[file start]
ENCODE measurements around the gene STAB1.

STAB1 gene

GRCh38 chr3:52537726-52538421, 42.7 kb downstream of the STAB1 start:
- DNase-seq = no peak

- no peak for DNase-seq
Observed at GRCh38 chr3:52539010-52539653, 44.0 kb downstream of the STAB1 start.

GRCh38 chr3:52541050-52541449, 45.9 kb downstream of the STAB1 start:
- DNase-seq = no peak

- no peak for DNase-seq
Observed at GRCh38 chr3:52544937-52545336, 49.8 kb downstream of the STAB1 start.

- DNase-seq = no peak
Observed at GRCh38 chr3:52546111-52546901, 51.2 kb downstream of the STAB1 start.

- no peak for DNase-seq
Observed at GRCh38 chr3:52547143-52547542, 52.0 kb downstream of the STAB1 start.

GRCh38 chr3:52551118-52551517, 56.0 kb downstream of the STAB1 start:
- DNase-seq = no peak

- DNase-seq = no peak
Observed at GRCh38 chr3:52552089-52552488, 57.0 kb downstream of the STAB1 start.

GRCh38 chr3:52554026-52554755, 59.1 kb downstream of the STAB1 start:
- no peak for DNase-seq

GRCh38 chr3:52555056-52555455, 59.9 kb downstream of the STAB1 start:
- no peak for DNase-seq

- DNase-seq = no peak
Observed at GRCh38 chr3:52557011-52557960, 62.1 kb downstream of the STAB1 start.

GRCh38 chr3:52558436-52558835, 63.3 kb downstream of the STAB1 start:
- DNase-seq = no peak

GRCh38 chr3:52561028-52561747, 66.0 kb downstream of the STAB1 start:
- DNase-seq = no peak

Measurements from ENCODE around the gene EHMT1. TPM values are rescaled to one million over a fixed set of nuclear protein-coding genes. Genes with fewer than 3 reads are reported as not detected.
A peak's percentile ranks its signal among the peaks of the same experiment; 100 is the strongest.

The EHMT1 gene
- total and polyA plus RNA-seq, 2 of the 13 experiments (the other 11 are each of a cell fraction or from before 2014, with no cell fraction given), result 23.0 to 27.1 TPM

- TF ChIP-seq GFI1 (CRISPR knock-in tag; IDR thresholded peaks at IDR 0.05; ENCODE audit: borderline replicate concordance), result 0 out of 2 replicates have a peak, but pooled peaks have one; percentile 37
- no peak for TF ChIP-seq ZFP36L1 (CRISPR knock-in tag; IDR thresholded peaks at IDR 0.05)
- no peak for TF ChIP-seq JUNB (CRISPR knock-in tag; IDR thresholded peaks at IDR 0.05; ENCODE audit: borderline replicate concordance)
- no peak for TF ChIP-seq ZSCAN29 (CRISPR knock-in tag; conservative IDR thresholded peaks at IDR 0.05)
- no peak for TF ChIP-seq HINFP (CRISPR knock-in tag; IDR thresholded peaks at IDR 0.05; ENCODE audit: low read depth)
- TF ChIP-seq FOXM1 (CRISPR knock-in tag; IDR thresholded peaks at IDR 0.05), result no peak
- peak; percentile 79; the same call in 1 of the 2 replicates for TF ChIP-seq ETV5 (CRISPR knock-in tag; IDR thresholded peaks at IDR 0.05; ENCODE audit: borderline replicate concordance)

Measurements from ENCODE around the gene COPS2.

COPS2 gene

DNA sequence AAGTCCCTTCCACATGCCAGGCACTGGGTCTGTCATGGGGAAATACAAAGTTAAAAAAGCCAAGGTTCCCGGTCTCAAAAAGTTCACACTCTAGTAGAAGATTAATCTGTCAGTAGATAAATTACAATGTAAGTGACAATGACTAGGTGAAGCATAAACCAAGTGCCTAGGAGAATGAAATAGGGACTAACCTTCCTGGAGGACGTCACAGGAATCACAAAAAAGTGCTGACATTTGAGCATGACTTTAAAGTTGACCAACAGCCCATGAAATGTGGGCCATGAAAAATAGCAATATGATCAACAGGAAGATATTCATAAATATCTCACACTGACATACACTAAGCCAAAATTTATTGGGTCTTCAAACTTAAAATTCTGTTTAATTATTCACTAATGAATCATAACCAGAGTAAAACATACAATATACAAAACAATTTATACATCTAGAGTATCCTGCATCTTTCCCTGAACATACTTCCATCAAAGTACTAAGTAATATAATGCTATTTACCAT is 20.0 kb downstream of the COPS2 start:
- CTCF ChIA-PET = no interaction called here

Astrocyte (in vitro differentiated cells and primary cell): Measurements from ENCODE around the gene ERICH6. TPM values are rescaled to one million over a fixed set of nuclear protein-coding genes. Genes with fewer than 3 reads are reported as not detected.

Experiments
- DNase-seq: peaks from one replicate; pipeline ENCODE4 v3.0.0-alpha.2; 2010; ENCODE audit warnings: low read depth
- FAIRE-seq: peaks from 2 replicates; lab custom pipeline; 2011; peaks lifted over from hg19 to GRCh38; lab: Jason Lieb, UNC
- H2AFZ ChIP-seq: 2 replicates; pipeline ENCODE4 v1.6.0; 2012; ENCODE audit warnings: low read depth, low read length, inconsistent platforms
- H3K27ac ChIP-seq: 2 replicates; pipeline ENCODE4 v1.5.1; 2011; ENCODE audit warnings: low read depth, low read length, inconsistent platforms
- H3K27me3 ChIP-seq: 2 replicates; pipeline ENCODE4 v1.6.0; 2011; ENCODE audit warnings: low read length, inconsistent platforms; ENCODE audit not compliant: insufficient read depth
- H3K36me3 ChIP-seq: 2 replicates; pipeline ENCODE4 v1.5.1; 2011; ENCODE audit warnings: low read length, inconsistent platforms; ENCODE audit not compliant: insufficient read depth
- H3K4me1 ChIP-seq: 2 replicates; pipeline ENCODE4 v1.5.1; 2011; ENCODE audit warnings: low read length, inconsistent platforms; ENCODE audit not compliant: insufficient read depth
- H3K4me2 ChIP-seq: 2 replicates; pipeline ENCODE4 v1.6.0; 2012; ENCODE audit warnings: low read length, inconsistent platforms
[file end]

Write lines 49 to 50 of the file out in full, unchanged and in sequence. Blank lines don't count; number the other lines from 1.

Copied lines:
- H3K27ac ChIP-seq: 2 replicates; pipeline ENCODE4 v1.5.1; 2011; ENCODE audit warnings: low read depth, low read length, inconsistent platforms
- H3K27me3 ChIP-seq: 2 replicates; pipeline ENCODE4 v1.6.0; 2011; ENCODE audit warnings: low read length, inconsistent platforms; ENCODE audit not compliant: insufficient read depth